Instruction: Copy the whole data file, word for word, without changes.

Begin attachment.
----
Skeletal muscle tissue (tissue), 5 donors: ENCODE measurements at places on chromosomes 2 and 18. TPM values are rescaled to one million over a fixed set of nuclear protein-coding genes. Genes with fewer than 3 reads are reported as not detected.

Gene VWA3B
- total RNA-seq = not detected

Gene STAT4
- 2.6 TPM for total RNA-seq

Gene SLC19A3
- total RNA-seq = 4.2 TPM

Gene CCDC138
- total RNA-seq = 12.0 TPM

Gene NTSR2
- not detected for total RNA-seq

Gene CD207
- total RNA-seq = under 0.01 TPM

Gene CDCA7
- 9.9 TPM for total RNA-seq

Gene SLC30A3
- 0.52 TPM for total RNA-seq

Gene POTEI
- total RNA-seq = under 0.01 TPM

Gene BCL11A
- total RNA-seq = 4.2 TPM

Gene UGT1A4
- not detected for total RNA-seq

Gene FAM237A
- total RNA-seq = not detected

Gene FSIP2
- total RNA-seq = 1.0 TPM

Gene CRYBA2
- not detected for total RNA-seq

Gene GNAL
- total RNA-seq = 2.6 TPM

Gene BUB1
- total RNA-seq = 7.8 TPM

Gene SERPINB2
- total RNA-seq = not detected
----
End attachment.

Skeletal muscle tissue (tissue), 5 donors: ENCODE measurements at places on chromosomes 2 and 18. TPM values are rescaled to one million over a fixed set of nuclear protein-coding genes. Genes with fewer than 3 reads are reported as not detected.

Gene VWA3B
- total RNA-seq = not detected

Gene STAT4
- 2.6 TPM for total RNA-seq

Gene SLC19A3
- total RNA-seq = 4.2 TPM

Gene CCDC138
- total RNA-seq = 12.0 TPM

Gene NTSR2
- not detected for total RNA-seq

Gene CD207
- total RNA-seq = under 0.01 TPM

Gene CDCA7
- 9.9 TPM for total RNA-seq

Gene SLC30A3
- 0.52 TPM for total RNA-seq

Gene POTEI
- total RNA-seq = under 0.01 TPM

Gene BCL11A
- total RNA-seq = 4.2 TPM

Gene UGT1A4
- not detected for total RNA-seq

Gene FAM237A
- total RNA-seq = not detected

Gene FSIP2
- total RNA-seq = 1.0 TPM

Gene CRYBA2
- not detected for total RNA-seq

Gene GNAL
- total RNA-seq = 2.6 TPM

Gene BUB1
- total RNA-seq = 7.8 TPM

Gene SERPINB2
- total RNA-seq = not detected